The 155th Juneteenth
Last week, the City Council passed a resolution to recognize the 19th of June as a day to celebrate the end of slavery in the United States, but it stopped short of declaring it a paid holiday like other cities have done. In February, North Side Ald. Maria Hadden (49th), with the support of forty other aldermen, introduced an ordinance that would make Juneteenth Day an official holiday. But in a gesture that people didn’t exactly expect from the first Black woman mayor, Lori Lightfoot said the city couldn’t afford to make Juneteenth a city holiday (the cost could be $100 million). In a turn of events, Gov. J.B. Pritzker said he would work with the legislature to make Juneteeth a state holiday. The Black community held their own celebrations that included patronizing Black restaurants in recovery and a car caravan that took off in the West Side, made stops on the DuSable Bridge on Michigan Ave. and other historic locations, and ended at the Pullman Porter Museum in the South Side.
Community oversight of the police
Protesters outside City Hall were so loud that the mayor had to momentarily mute last week’s virtual City Council meeting. Activists have been demanding community control of the police through an elected body known as Chicago Police Accountability Council (CPAC) that would replace the mayor-appointed Civilian Office of Police Accountability (COPA). Lightfoot has responded by forming a twenty-member task force, which includes community members, experts, and activists, to review CPD’s use of force. Critics say CPAC—unlike COPA or the task force—would actually have the power to determine the police budget and hire and fire the police chief. Working in tandem are activists who are demanding that Chicago Public Schools terminate their $33 million contract with CPD and remove officers from schools altogether, as well as student activists who partook in a nineteen-hour sit-in on June 13 to call for disbanding the University of Chicago’s campus police—the largest private police force in Chicago.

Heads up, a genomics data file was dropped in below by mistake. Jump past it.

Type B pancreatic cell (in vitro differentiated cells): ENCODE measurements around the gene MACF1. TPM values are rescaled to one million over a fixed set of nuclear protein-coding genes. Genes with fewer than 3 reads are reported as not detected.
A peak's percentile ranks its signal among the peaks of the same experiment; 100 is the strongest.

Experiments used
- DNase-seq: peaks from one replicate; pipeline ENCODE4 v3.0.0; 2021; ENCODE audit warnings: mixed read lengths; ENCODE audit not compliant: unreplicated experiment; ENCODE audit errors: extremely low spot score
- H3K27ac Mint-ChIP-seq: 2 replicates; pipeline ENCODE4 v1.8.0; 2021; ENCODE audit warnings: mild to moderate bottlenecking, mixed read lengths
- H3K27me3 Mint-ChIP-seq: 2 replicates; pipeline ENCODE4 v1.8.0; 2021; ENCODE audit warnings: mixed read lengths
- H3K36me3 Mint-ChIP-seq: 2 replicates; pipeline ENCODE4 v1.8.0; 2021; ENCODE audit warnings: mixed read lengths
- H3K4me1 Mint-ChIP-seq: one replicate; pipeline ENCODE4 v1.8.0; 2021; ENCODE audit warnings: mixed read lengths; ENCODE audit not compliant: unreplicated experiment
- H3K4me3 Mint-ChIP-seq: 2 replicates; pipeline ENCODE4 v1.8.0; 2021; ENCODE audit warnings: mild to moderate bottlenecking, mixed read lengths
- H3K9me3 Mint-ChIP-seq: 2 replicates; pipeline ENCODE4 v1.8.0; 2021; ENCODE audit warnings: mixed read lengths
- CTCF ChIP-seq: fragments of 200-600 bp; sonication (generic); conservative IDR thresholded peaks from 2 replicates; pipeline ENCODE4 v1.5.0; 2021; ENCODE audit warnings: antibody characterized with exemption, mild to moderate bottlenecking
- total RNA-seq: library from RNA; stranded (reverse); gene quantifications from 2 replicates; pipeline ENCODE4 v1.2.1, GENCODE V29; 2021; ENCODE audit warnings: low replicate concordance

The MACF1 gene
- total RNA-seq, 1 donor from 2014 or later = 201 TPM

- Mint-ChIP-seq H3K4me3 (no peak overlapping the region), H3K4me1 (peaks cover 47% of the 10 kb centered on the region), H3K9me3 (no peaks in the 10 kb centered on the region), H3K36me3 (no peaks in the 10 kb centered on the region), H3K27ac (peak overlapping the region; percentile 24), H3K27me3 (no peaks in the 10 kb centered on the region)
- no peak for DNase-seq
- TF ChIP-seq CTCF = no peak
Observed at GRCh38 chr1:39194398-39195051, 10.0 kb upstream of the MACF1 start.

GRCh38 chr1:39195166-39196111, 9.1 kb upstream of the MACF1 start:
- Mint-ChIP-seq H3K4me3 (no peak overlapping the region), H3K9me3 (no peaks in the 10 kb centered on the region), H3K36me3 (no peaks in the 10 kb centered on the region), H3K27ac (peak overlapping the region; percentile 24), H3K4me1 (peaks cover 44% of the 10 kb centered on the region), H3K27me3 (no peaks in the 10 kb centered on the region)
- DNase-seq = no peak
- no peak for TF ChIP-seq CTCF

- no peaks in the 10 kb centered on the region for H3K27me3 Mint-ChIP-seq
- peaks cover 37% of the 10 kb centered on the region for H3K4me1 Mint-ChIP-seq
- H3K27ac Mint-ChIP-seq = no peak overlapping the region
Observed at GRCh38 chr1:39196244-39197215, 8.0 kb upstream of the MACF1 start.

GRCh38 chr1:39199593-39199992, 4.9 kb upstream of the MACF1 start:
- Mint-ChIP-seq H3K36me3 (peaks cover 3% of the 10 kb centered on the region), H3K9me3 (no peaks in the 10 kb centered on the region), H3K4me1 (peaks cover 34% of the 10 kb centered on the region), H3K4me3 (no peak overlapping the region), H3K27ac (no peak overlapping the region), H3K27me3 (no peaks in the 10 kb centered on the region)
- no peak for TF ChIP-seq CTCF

New funds for struggling tenants and business owners
Last week, Illinois Gov. J.B. Pritzker announced a $900 million package of grants to help struggling businesses, renters, and homeowners. The plan includes $60 million to support Illinois businesses, which includes $20 million specifically earmarked for businesses that suffered damage due to looting in the aftermath of protests against the killing of George Floyd. The package also designated $300 million, to be disbursed in August, to help the estimated one in three Illinoisans struggling to pay rent or make mortgage payments. On Saturday, Mayor Lightfoot announced that the city’s $15 million “Together Now” fund has begun taking applications from small businesses that have suffered economic distress or property damage in recent months; the deadline to apply is Monday, June 29, and grants to 2,500 qualifying businesses will be awarded by lottery. See chicago.gov/togethernow or cct.org/togethernow.